Bonnie turns 50

By Uwe WachtendorfPosted on

Triumph is celebrating the 50th anniversary of its legendary Bonneville this year by introducing two unique designs for the Bonneville, each created by a renowned collaborator. Actor Ewan McGregor, and motorcycle clothing manufacturer Belstaff, have both stamped their own impressions upon the legendary model.

McGregor’s design incorporates a copper-plated tank with a black waxed cotton seat, the fabric that most associate with Belstaff. He claims his inspiration came from his love of the legendary motorcycle enthusiast Steve McQueen.

“This was such an exciting project for me,” said McGregor. “The Bonneville has to be the ultimate in iconic British motorcycles, so the chance to create my very own design and see it through to production was amazing.”

During the 1950s and 60s many screen legends appeared on Triumphs – James Dean, Clint Eastwood, Steve McQueen and Marlon Brando all rode Triumphs – helping to cement its reputation as an iconic motorbike marque. The best remembered motorcycle of that time was the Bonneville, named in recognition of Johnny Allen’s 1950’s record breaking feats on a Triumph at the Bonneville Salt Flats in Utah.

The first Bonneville was unveiled in 1958 and was a high performance sports bike which was good for over 110mph (177km/h), with many victories on the race track. Those racing success lead to a special edition Bonneville, the Thruxton (1964/65), which inspired a generation of café racer machines.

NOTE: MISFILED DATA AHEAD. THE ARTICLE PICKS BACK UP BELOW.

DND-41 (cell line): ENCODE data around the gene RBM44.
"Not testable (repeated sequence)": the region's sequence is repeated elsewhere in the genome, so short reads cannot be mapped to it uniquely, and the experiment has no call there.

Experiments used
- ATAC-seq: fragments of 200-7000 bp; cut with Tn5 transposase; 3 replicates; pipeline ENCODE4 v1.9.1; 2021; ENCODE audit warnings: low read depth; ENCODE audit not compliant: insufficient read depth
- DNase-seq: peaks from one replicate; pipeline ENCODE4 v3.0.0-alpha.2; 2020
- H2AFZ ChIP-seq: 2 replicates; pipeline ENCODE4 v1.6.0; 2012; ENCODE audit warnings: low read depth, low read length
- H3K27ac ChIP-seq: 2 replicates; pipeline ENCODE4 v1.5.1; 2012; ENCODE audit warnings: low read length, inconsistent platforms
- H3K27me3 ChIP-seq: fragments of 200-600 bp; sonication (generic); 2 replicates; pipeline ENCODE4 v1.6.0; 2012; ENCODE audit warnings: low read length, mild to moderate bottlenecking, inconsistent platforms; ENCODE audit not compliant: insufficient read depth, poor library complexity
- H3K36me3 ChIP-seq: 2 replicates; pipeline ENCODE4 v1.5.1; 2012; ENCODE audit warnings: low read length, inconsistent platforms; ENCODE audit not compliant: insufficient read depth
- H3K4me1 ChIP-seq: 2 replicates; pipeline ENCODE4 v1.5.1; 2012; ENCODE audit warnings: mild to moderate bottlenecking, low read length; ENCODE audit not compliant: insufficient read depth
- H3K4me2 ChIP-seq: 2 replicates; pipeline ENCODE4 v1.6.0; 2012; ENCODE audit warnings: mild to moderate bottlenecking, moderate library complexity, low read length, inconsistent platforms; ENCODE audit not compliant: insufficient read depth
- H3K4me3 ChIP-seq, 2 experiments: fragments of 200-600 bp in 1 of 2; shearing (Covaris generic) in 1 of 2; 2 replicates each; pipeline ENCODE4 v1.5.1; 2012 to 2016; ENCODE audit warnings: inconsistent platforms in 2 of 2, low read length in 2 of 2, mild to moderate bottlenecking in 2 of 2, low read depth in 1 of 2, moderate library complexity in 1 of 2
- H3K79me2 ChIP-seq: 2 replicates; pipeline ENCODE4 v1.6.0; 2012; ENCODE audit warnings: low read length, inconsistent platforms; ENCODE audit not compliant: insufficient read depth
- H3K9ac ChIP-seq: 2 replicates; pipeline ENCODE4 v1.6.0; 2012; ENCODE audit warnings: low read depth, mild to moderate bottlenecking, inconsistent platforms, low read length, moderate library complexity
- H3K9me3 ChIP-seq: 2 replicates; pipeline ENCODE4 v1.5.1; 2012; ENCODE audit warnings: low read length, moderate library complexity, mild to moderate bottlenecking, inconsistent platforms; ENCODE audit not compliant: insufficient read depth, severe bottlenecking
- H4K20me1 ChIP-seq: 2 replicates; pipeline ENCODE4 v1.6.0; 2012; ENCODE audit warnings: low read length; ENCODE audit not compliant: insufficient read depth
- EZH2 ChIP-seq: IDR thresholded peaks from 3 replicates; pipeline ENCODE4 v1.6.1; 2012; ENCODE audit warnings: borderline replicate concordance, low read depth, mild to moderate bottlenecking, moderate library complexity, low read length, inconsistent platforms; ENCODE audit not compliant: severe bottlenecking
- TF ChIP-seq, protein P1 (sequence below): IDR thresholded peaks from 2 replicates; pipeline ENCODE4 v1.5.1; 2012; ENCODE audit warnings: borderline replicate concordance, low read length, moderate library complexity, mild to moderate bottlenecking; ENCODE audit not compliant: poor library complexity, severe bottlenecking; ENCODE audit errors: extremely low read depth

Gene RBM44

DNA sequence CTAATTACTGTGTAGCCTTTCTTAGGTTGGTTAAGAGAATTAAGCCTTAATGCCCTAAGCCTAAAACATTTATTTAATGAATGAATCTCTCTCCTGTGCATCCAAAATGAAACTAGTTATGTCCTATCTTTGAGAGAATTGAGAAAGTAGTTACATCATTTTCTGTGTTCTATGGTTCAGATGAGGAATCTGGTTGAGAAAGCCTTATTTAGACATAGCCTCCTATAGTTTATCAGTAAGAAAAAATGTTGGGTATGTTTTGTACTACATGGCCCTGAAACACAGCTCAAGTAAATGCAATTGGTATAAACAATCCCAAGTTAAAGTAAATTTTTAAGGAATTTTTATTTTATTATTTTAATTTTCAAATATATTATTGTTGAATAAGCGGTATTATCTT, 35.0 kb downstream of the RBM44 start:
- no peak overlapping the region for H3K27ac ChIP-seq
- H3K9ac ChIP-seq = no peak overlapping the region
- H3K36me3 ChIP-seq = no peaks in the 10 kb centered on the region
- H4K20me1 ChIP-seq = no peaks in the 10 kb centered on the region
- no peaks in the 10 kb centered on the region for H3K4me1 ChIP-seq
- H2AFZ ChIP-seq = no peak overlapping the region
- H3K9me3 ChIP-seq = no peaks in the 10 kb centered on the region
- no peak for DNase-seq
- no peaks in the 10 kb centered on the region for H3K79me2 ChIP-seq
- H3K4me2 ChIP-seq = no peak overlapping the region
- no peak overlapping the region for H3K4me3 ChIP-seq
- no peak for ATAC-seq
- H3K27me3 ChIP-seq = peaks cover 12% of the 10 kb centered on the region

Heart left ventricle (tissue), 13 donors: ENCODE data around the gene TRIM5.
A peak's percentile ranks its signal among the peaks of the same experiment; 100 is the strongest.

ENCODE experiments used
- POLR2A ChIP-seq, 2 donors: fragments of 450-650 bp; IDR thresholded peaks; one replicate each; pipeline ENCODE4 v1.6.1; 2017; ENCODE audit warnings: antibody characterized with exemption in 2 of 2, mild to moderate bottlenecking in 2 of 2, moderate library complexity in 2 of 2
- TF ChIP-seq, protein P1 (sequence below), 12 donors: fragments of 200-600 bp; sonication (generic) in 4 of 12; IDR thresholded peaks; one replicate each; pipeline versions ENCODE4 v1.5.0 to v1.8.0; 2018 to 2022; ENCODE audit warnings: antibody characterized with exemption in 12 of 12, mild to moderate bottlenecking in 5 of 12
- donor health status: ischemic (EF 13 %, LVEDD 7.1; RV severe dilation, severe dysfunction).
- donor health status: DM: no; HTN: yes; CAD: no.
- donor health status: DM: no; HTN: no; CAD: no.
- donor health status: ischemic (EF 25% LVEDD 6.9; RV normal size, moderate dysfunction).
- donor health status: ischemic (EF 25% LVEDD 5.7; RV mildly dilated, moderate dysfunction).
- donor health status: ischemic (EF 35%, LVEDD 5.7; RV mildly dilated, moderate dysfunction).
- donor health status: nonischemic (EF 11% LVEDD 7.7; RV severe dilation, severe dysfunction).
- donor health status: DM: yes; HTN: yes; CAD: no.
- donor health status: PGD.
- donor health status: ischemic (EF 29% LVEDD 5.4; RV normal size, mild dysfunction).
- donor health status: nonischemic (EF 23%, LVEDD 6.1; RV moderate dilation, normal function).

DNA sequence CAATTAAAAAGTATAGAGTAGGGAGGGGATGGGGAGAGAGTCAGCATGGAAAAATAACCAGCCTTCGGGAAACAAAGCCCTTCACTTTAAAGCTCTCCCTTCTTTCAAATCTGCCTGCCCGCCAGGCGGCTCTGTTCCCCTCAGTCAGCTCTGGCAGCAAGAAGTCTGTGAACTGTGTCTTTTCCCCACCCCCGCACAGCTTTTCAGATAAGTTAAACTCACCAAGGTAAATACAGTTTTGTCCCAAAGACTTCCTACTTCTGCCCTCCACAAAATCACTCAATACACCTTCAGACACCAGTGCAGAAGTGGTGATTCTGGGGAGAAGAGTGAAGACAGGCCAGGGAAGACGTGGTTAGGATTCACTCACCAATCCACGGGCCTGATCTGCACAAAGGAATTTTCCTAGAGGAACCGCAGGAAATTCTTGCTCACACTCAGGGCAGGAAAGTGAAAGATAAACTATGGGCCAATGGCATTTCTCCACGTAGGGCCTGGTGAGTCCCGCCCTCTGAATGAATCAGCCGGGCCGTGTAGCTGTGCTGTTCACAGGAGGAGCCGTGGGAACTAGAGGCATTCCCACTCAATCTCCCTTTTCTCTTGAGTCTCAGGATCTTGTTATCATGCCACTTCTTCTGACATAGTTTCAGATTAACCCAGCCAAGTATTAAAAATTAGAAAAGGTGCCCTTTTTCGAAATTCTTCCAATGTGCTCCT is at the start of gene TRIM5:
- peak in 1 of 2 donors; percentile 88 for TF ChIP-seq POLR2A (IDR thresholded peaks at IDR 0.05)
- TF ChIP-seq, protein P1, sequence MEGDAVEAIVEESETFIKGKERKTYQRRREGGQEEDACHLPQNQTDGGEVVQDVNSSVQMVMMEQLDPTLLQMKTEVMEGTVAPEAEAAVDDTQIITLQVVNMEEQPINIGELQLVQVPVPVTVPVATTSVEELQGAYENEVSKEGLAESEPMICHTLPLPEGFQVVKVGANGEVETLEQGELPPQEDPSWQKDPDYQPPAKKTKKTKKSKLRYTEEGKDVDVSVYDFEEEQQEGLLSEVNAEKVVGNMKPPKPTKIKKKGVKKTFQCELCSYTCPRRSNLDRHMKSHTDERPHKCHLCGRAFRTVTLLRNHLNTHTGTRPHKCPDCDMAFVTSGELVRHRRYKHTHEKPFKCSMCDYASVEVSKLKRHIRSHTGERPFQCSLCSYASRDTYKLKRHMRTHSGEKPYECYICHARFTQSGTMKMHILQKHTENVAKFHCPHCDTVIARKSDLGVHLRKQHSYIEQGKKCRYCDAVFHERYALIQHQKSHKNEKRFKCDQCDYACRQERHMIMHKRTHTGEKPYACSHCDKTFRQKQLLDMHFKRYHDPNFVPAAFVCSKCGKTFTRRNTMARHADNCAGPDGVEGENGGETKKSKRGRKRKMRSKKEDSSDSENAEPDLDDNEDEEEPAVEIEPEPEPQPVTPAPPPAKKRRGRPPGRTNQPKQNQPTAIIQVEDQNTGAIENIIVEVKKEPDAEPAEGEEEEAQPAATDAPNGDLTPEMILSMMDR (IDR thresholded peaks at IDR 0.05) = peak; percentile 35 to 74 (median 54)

Many consider 1969 to be the Bonneville’s finest hour, with 11 years of steady evolution under its belt. In the 1970s and 80s, special, limited edition Bonnevilles were launched to mark significant Royal occasions.  In 1977, the T140J celebrated the Queen’s Silver Jubilee; and in 1981, 250 T140LE Royal Wedding Bonnevilles were produced to mark the Royal wedding between Prince Charles and Diana.

In 2000 a modern version of the Bonneville was released which combined authentic styling with modern materials and manufacturing techniques. The first of the new Bonnevilles was produced with a 790cc parallel-twin motor.  A centenary model followed the next year – the Bonneville T100 Centennial Edition – marking 100 years of the Triumph brand.

Availabilty of the new limited edition versions has yet to be announced, but if you’d like to see a copper-tanked, McGregor signed Bonnie in your garage, you’ll have to visit your local dealer for more information.



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